I Want To Buy a House but the Prices and Mortgage Rates Are Expensive. Should I Stay Patient?

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The housing market has been challenging for people in the market since the tail end of 2021.

Prices skyrocketed late in 2021 and early in 2022.

Bidding wars well above list price, and cash offers, became commonplace. Interest rates sat at historic lows. A COVID-19 supply crunch in terms of building materials and construction limited inventory. And the United States government pumped money into the economy, leaving many Americans flush with cash.

However, all of that came to a screeching halt once the Federal Reserve started attacking inflation that grew out of control. The entire economy shifted. Home prices stalled out. The average mortgage rate soared from 3.2% in January 2022 to 7.1% in October 2022.

Home prices have barely budged. With much higher mortgage rates, monthly payments cost even more than they did at the height of the pandemic. And homeowners locked into mortgage loans with less than 3% interest don’t want to sell.

If you’re in the market to buy a house, should you make a painful decision to buy, or should you be patient?

That’s what a listener of the Clark Howard Podcast recently asked.

Should I Buy a House Now or Be Patient and Wait for a Better Deal?

Should I wait to buy a house? Or will patience fail to score me a better deal on a home price or mortgage rates?

That’s what a Clark listener wanted to know on the March 27 podcast episode.

Asked Javier in Maryland: “We have $120,000 saved up for a home in Maryland. We couldn’t find a house during the big run-up because everyone was going crazy bidding up the houses. Now, even though interest rates are much higher, home prices haven’t come down. The houses are even more expensive with higher mortgage payments and we’re feeling like it’s not worth it.

“Do you think the housing market will get better any time soon? Will being patient pay off? Renting is not that much better in terms of cost but at least it gives us flexibility.”

Home values are declining in some markets in the United States, Clark says. But not by enough to counteract the higher interest rates.


“We have outrun most people’s ability to afford a home that are trying to buy one. The marketplace ultimately corrects for that,” Clark says.

“The way it [corrects] this time is going to be different than a normal environment. Because so many of the people in these homes have ultra-low mortgages. They’re not moving. Because they’d have to go from having a 2 or 3% mortgage to 6% or so.

“So people are saying, ‘Hey, I’m not going anywhere.’ So there are very, very few homes for sale. And we’re kind of in this standoff right now.”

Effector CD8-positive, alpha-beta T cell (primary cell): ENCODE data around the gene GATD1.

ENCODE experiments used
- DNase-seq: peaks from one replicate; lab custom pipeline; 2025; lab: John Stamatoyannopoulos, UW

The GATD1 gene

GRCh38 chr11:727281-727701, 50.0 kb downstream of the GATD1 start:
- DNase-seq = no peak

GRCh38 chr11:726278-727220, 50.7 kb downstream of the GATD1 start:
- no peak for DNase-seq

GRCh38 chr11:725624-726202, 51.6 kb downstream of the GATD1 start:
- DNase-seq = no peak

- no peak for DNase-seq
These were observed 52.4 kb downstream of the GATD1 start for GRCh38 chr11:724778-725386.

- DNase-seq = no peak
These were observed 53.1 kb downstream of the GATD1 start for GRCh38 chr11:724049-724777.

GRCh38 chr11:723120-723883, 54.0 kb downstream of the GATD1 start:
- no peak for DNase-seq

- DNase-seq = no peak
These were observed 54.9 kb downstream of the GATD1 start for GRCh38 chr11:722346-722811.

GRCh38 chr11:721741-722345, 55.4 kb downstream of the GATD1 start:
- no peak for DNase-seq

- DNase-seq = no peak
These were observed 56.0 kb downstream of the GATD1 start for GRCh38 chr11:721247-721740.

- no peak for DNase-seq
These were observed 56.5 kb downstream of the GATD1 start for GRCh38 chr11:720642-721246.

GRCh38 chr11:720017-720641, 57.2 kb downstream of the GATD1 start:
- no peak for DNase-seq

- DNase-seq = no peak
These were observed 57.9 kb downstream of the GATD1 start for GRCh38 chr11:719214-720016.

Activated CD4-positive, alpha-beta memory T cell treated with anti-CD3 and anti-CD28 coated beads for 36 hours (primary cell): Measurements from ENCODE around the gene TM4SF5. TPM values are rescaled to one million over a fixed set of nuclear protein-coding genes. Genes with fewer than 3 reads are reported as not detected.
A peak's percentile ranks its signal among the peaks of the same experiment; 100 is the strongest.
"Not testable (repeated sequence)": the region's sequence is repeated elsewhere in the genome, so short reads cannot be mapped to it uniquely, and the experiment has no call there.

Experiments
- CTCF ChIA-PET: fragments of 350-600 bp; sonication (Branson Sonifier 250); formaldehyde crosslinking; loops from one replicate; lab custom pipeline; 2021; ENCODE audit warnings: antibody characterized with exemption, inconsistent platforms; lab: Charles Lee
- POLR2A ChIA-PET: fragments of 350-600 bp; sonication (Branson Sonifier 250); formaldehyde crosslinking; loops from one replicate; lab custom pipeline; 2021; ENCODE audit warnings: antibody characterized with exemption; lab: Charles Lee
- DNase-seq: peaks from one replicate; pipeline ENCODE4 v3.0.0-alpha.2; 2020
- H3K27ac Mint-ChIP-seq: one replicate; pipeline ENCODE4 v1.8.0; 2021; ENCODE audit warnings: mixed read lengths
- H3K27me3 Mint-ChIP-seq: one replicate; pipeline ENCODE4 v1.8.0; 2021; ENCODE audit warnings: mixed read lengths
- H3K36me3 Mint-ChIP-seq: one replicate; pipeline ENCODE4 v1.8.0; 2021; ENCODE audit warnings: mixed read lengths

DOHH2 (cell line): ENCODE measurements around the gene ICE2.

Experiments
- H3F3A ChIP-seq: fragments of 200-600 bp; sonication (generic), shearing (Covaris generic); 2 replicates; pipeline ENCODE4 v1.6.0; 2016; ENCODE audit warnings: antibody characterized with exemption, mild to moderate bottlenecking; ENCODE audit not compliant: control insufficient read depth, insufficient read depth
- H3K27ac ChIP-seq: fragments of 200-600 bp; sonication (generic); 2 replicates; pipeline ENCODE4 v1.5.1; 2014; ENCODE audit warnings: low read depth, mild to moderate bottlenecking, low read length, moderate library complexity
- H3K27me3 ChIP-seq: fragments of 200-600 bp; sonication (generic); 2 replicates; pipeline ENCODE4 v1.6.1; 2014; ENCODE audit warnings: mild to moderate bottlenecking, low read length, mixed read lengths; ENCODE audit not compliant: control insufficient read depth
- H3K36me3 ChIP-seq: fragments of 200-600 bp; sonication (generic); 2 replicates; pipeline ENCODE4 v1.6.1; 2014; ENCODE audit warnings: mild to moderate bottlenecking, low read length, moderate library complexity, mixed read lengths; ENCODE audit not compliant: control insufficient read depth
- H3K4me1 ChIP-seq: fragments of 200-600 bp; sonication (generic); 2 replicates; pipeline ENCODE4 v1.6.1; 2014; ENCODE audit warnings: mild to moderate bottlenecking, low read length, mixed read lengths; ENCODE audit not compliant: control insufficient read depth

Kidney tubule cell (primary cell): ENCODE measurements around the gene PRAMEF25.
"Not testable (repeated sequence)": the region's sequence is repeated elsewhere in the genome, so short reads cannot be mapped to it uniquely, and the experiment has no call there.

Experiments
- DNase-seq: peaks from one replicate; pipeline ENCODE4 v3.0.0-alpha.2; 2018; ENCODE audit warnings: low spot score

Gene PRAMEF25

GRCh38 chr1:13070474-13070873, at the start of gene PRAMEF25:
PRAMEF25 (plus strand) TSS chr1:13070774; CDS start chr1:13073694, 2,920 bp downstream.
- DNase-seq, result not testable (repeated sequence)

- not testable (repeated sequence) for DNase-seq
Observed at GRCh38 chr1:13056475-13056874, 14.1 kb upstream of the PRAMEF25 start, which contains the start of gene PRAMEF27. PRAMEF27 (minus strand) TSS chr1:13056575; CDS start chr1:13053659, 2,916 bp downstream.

Clark’s Verdict: Buy Now or Stay Patient?

How will that standoff end? Will home prices start to slide in a significant way? Or should Javier clench his jaw and press the buy button now?

“What will happen over time as we have normal economic growth, home prices will likely trail economic growth and activity,” Clark says.

“So it doesn’t mean that prices will go down. But over time, people will have different needs and circumstances [causing them to] sell even though they’re giving up their cheap mortgages. There will [also] be new inventory built.”

Patience will pay off for Javier, Clark says. Just not as fast as you may think — or in the way you may imagine.

“This is a terrible time [to buy] right now,” Clark says. “But the prospects in the future are better.”

Consider Building a New Home Instead of Buying Used

Much like the vehicle market, Clark almost always recommends that you buy used rather than new. The typical value equation may be turned upside down right now, though.

“I always tell you to buy used homes. Because they’re much cheaper per square foot. But right now, new home builders have inventory they must sell,” Clark says.

“New home builders aren’t necessarily cutting the price, but they’re improving the terms. Maybe buying down the mortgage rate for the entire 30 years of the mortgage. In which case what you’re paying is effectively much less per month.”

In other words, you may be able to snag an effective interest rate that’s significantly cheaper than the going market rate.

The bottom line remains, though. If you want to play the odds, being patient should eventually pay off. You may have to wait out people who want to move but are locked into mortgages with terrific interest rates.


“It’s a very, very hard time to be a buyer and a difficult time for most people to be sellers,” Clark says.

Final Thoughts

Should you wait to buy a house? That’s a personal decision.

For now, though, don’t expect a major collapse in home prices. They’re already declining in some markets. But Clark predicts the prices will start to climb again, although slowly, in the not-so-distant future.

At some point, people locked into great mortgage rates will abandon them for personal circumstances. Builders will continue adding new supply to the market. And interest rates may eventually come down a bit as well.

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